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Probability: Smallpox in Boston: observational study or experiment?
alexisvdb Oct 15, 2017 ReplyFlag
Hi All,

I have a question about Guided Practice 2.45 (p 93). This is about the smallpox in Boston in 1721, where we have data on survival or death of people who were either inoculated or not.

Guided Practice 2.45 asks: is this study observational or is this an experiment? There is a clear explanatory variable (inoculation) and response variable (survival or death), and one is clearly affecting the other. I suspect that the inoculation was performed by a doctor (or similar), even though people were not randomly assigned to treatment or control groups. We are not merely observing living habits and survival rates here, I feel. As p. 24 says: "Studies where the researchers assign treatments to cases are called experiments." So, I would call this an experiment (with a number of major flaws, which we should expect from a study done 200 years ago).

However, the answer in the footnote says: "observational". So, I am a bit confused.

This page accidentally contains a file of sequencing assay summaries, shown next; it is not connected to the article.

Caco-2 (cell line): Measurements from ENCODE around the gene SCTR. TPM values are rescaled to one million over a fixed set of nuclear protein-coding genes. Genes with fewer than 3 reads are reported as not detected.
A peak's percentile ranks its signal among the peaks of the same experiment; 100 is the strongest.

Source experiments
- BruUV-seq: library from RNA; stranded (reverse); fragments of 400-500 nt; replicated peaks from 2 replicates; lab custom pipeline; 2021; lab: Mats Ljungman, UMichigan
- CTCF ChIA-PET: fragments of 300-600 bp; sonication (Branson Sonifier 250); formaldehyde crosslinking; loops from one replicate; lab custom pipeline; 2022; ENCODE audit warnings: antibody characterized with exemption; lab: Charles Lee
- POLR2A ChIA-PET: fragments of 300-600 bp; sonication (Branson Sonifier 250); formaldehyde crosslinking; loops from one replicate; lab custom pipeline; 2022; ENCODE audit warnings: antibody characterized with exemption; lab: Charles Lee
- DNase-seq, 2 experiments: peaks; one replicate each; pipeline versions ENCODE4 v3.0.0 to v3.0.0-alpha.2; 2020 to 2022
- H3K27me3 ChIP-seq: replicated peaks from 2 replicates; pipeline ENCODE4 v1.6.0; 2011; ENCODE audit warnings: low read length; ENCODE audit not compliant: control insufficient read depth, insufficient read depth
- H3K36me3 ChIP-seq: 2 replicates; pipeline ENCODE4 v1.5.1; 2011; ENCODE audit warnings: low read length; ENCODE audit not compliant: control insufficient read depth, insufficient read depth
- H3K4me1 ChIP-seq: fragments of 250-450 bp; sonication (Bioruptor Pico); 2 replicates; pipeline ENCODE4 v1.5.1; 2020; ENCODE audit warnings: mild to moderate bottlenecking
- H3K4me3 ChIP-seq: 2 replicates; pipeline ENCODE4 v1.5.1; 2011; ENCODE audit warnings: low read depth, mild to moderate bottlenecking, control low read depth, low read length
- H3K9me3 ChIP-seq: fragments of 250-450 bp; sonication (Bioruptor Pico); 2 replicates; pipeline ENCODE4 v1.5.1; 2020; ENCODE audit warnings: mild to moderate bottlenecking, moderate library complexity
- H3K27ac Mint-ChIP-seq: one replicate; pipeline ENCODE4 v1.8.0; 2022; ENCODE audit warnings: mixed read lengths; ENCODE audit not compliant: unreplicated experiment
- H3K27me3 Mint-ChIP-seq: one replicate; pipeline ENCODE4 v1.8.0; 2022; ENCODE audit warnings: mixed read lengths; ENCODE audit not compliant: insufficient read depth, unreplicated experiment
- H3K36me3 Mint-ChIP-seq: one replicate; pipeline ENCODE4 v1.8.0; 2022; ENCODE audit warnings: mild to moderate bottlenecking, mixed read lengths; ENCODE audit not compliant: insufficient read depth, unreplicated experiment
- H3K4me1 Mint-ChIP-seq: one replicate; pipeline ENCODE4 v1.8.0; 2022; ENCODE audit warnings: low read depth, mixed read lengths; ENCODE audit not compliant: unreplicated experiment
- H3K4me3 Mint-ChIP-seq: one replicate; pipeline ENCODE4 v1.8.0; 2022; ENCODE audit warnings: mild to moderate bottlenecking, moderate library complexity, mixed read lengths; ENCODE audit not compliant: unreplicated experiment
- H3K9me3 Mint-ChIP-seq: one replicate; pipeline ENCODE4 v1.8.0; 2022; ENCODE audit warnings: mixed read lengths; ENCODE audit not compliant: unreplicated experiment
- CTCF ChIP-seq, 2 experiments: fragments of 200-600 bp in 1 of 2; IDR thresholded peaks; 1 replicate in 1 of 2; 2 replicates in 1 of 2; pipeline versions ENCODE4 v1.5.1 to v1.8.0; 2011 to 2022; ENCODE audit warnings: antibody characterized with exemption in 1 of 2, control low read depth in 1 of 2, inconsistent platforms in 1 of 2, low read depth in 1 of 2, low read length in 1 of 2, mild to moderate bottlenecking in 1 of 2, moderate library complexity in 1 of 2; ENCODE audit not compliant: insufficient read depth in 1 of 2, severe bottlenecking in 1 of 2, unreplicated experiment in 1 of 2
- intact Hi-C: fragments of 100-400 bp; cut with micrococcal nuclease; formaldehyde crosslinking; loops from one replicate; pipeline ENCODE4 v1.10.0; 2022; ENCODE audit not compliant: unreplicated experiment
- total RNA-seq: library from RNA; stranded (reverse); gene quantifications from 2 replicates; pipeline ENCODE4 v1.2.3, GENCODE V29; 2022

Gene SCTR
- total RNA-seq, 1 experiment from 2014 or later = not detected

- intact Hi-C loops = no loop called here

I wonder if I could get any comments on this?


David Oct 16, 2017 ReplyFlag
I wish I could recall the source for this data, which we ran across 8-9 years ago, and I don't recall the exact detail. There are two possibilities:

1) It was an observational study, in that the doctor may have treated patients who agreed to the treatment, or patients asked to be treated.

2) It was an experiment, e.g. a doctor (or set of doctors) selected some patients for inoculation while not inoculating the other set.

Based on the past note that this was an observational study, my suspicion is that this is indeed an observational study. However, I'm not extremely confident. If it is an experiment, I would be very surprised if it's a randomized experiment.

Umair85 Yesterday, 3:15am ReplyFlag
It says as part of the question: "The people of Boston self-selected whether or not to be
inoculated.", so is this the reason why it's called an observation and not an experiment?

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